Britannica, the end of an era and the evolution of authority
My family lives on Lake Shore Drive, just east of Lakeview, a Chicago neighborhood that is known for mobility in every dimension. Consequently, one is accustomed to seeing all manner of abandoned flotsam and jetsam along Aldine and Roscoe avenues, even when not really paying attention. Many a stroll presents once-significant objects that don’t make the move, their value deemed less than the cost of moving or even donating them. Returning from the neighborhood grocer recently, I saw this paragon of authority standing tall, perhaps not realizing its new status.
As I approached, I expected the spines of this tower to reveal some Reader’s Digest collector’s edition. However, as I approached, I thought I recognized something else (click to enlarge). In disbelief, the familiar spines came into a focus that didn’t lie: the Encyclopedia Britannica, once the dream of families and a jealously hoarded jewel of libaries’ reference collections, was marooned by the roadside, apparently too worthless to merit space on the bookshelf any longer.
It is one thing to reference, as I often have in good company during Web 1.0, the comparison of Britannica with Encarta and now, in the throes of Web 2.0, with Wikipedia. These are well bantered facts. It is another thing altogether to see a complete set of books for which the former owner likely paid $3,000-$4,000 USD littering the curbside. Arresting for me, as I have used Britannica for many a research project: the articles themselves were uniformly excellent, and the bibliographies yielded more treasures.
I am surprised at how I am still reeling from its stark apparition. Mourning.
Remember, too, that both of Chicago’s once-famous dailies, the Chicago Tribune and the Chicago Sun-Times, filed for bankruptcy in 2008. They are being joined by newspapers around the country. Truly an epitaph of two publishing models that once stood for authority and country.
The decentralization of computing has morphed into the Internet’s infrastructure, which is increasingly known as “the cloud.” These distributed processing and storage resources form the infrastructure of The Knowledge Economy. Evolution is also distributing authority, which is increasingly established by interacting with “the crowd” rather than having hierarchial powers control information creation and distribution.
As The Long Tail aptly chronicles, the means of production and distribution, which heretofore were capital intensive, are now essentially free and in the hands of ordinary citizens. The dominance of the producer-consumer rhythm is dissolving fast.
Where does this leave publishing and authority? Clearly, most publishing leaders do not know, and the market is a stern taskmaster. As a recognized advisor on Web 2.0 and social networks, I have been party to numerous conversations in which hue and cry ensued: “Bloggers say anything they want and have no code of ethics, and they are destroying our newspapers…” It is natural to regret the appearance of an antithesis to a virtuous thesis like Britannica or the Chicago Tribune, but the antithesis simply challenges and proves the irrelevance of something that has outlived its usefulness. But let’s not mistake the antithesis for a new thesis: bloggers will not “replace” newspapers per se.
The synthesis seems quite clear. Expertise is being reorganized, and organization is increasingly emergent. Collaboration among actors with various roles will become dominant in many situations. Here is a very short list:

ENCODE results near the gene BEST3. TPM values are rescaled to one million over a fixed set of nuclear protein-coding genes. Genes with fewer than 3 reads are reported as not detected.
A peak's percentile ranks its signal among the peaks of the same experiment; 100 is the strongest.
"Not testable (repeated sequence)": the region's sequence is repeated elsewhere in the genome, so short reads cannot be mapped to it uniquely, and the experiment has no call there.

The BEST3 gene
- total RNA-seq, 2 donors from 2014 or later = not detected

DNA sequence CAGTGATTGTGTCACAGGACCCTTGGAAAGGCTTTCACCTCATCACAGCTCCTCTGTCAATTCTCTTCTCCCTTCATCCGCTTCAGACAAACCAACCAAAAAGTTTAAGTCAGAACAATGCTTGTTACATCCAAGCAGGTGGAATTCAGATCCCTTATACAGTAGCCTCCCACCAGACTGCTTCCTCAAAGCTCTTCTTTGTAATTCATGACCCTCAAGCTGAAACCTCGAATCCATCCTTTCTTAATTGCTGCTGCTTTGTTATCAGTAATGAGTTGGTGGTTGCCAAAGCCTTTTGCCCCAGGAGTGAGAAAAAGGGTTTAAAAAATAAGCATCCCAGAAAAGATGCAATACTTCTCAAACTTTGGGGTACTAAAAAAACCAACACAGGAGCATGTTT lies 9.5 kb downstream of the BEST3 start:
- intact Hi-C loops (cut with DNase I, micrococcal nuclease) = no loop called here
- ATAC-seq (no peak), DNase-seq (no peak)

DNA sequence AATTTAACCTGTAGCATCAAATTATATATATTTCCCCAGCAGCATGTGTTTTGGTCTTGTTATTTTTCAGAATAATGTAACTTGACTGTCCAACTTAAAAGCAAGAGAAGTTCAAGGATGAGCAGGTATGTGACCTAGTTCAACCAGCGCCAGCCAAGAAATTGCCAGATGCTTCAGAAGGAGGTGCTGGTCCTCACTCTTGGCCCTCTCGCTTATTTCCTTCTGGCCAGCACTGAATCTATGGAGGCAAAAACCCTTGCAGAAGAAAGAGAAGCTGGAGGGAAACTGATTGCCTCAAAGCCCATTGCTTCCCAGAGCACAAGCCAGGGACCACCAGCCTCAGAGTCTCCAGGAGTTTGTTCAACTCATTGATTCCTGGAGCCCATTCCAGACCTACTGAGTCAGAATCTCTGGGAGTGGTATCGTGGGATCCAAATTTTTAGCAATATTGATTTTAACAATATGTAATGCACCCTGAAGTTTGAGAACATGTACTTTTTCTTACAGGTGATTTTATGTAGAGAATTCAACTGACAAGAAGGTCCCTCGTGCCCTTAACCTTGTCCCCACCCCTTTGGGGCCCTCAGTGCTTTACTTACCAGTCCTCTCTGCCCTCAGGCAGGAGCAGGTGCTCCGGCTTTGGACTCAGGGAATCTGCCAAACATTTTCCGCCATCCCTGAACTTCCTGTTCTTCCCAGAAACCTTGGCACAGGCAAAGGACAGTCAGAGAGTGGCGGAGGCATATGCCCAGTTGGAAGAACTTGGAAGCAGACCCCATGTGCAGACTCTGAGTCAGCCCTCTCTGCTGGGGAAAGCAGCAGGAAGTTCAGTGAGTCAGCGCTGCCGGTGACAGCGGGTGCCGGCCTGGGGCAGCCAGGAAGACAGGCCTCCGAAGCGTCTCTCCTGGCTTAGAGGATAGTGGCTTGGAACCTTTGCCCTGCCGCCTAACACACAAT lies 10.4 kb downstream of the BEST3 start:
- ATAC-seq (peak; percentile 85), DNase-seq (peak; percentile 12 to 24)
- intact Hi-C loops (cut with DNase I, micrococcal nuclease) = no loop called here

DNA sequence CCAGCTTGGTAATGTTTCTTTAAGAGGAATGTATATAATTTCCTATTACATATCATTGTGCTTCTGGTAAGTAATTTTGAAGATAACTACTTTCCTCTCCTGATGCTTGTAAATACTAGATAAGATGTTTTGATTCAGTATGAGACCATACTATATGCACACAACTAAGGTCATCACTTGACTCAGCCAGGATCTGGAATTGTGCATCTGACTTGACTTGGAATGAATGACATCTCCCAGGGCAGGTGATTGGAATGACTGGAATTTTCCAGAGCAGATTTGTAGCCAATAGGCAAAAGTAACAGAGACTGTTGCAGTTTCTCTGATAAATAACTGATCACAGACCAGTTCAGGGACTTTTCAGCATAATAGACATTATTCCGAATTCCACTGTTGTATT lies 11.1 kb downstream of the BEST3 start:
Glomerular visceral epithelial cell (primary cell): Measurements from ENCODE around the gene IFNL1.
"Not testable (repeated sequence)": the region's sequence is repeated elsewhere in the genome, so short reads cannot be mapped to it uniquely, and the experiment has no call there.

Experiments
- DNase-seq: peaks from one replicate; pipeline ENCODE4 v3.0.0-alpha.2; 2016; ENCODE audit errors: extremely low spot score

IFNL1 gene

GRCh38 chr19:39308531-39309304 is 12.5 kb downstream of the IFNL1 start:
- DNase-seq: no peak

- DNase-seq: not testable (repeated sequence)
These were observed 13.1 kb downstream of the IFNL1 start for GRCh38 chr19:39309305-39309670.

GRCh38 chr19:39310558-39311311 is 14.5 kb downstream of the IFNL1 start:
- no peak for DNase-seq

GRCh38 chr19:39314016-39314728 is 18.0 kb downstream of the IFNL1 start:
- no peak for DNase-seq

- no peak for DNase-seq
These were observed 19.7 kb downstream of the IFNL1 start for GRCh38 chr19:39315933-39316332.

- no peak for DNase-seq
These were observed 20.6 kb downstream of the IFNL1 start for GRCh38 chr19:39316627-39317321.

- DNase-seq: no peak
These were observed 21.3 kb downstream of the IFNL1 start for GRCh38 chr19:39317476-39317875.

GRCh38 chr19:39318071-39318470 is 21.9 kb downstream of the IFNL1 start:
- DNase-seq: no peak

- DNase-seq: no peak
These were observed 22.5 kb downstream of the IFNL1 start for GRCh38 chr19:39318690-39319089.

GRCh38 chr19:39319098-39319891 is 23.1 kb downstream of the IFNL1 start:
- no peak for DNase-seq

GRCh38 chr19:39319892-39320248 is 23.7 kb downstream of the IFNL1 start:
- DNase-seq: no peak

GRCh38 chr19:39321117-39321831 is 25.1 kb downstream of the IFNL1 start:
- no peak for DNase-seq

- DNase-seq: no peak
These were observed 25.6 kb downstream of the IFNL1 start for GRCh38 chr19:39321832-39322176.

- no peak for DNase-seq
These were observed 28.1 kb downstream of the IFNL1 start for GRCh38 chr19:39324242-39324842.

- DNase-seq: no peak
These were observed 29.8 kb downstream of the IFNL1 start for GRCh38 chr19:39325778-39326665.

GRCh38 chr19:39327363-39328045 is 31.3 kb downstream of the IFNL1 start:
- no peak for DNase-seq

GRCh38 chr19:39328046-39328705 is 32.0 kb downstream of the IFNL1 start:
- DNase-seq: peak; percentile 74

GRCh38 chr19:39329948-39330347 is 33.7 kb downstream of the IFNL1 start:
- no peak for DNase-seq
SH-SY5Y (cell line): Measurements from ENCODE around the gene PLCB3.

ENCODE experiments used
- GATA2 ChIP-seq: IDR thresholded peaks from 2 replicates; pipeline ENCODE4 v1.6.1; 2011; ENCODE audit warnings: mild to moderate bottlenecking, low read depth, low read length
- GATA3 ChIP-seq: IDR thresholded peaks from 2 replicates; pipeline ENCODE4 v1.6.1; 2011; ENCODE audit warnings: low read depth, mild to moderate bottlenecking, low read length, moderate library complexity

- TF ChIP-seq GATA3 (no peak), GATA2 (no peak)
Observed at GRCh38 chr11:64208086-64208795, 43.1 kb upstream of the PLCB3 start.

- ProAms — Collaboration among Professionals and Amateurs is producing fantastic results in astronomy
- OhmyNews, an exceptionally popular newspaper in South Korea, 80 percent of whose content is written by citizens
- Wikipedia needs no introduction nor hyperlink ,^)
- For the last several years, I have used Britannica online alongside Wikipedia. Last year, I allowed my Britannica subscription to lapse because it too rarely had articles on subjects I was seeking. Yes, Wikipedia’s articles are of uneven quality, but they are usually relevant, and some are amazing; they often have solid links as well. I can add to them, and I do.
- You certainly noted the irony above in which I linked to Britannica’s entry in Wikipedia; unfortunately, the other way ’round is less easy.
- Can I take pictures as well as a polished newspaper photojournalist or write as well as a trained reporter? Certainly not. But I — and we — are everywhere, and we work for free. By combining amateurs and professionals, we can produce high quality at a far lower price. Publishers that recognize this and act on it will thrive, and I wager that quality will even be superior in many cases, once people understand the ProAm concept and its best practices emerge.
- The Industrial Economy featured a paternalistic system in which the “common man” was a minor actor and a consumer. In the U.S., this has had disastrous results because people also consume media: citizen awareness and capacity for independent thinking has been falling precipitously for decades.
- Creating content is more active and can motivate people to take more charge of their destiny. Of course, there will also be disasters and mistakes as with all human endeavor, including old-style publishers (recall the Tribune’s headline of Truman’s defeat at the hands of Dewey?)
- Companies will only thrive by inviting customers and their publics to get actively involved in pervasive innovation.
- For related thoughts, I highly recommend David Weinberger’s Transparency is the New Objectivity.
- Tombstones are milestones. What do you think?
Christopher S. Rollyson is a partner in Socialmedia.biz and managing director of CSRA, a management consultancy that advises enterprises and startups on social business strategy and execution. Contact Christopher by email, follow him on Twitter and Google Plus or leave a comment below.